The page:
By Richard Lobel
Today I heard of the death of one of the true giants of numismatics, Colin R. Bruce II. I knew him for at least 55 years, the exact date I cannot remember, as we were both drinking quite heavily at the time.
Over the years we corresponded first by letter and later by email. My sincere condolences to his wonderful wife, Kandy, and all their critters at their home.
For those who cannot place the name Colin Bruce, whenever you pick up a copy of one of the Krause catalogs of world coins or a volume of Pick on world bank notes, they were done by him. They are in existence because Colin edited them and made them happen.
The late Chet Krause had the courage to invest the time and money in backing them, but Colin made them happen. They worked well together and were close friends for many years, although Colin was a much better driver than Chet.
I remember when the first catalog of world coins was just being put together. Colin and the crew would go around coin shows borrowing world coins to be photographed back in their hotel room. It was an incredible amount of work to even attempt. But when the first “phone book,” as it was known, came out, the coin collecting fraternity looked on in amazement, wonderment and admiration. Over the years, he greatly improved it and expanded it going back to cover world coins as early as the 17th century.
Pick on bank notes was greatly improved and enlarged; again multiple volumes were issued with Colin at the helm. Even if at times it was frustratingly slow, it finally got done.
Without these important catalogs, our industry would be a far less knowledgeable place and no doubt there would be fewer collectors and dealers in existence. They are books that everyone uses even today.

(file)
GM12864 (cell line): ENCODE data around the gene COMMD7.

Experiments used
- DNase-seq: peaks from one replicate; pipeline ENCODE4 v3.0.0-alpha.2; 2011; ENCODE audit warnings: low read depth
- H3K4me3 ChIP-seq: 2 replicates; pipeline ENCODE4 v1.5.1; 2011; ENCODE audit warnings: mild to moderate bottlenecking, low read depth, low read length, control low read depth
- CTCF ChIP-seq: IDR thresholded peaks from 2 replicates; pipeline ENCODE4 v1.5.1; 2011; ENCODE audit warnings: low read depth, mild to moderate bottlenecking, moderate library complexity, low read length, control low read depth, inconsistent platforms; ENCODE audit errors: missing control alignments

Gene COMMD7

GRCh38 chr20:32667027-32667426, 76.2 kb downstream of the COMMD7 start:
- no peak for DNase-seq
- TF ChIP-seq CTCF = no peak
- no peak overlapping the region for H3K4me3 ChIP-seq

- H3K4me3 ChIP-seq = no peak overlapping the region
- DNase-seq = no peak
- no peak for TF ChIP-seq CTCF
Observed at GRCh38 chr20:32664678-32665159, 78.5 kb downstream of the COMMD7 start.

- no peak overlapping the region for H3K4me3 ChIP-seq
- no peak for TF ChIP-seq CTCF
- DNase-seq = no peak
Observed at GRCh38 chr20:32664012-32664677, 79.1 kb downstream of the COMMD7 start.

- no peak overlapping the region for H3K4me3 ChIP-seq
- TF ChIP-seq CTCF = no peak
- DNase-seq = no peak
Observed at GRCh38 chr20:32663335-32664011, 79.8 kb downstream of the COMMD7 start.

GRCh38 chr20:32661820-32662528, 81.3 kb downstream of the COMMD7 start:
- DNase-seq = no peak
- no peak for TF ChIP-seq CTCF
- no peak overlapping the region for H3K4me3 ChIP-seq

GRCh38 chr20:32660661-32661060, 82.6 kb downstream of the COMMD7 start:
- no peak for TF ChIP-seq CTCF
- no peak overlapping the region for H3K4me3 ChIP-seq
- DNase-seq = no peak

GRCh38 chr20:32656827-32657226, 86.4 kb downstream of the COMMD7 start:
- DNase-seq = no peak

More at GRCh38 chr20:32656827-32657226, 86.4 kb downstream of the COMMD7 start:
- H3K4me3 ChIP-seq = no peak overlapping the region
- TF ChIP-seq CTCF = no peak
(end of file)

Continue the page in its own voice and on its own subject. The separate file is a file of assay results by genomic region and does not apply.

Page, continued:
Perhaps the book that was closest to Colin’s heart was Unusual World Coins. This was “his book,” listing all the coins and fantasy issues that other dealers and catalogs ignored.
Chet rewarded him by letting the numbering system be known as Bruce numbers. It is a book that is also close to my heart, as 162 items I have struck are listed there.
Without this book, my items and many other collectible items would not be cataloged. It was Colin’s triumph in his effort to catalog everything numismatic, and he just about did it all.
Claire and I once went to Iola, Wis., to see Colin, Chet and the gang. Colin was dressed like a railway engine driver, as usual, and his corner of the office was, to be polite, a mess. They never gave him an office, as he would only fill it up to the brim.
When he moved to that corner, he left behind 32 unopened crates of material in his other corner. We also have fond memories of both his and Chet’s kindness to us on that visit. Krause Publications was a huge operation at that time and Colin was a very important cog in the wheels at Krause.
Colin corresponded with collectors and dealers all over the world and his knowledge was second to none. The American Numismatic Association for some reason, never saw fit to honor him, something they should do posthumously and quickly!
He did more for numismatics than almost anyone I can think of, but his modesty kept him well under the radar.
He died of cancer and I and many other numismatists will miss him. Cheers Colin, you were a great man and numismatics is a far sadder place without you. Rest in peace.
This “Viewpoint” was written by Richard Lobel of Coincraft, located in London, England.
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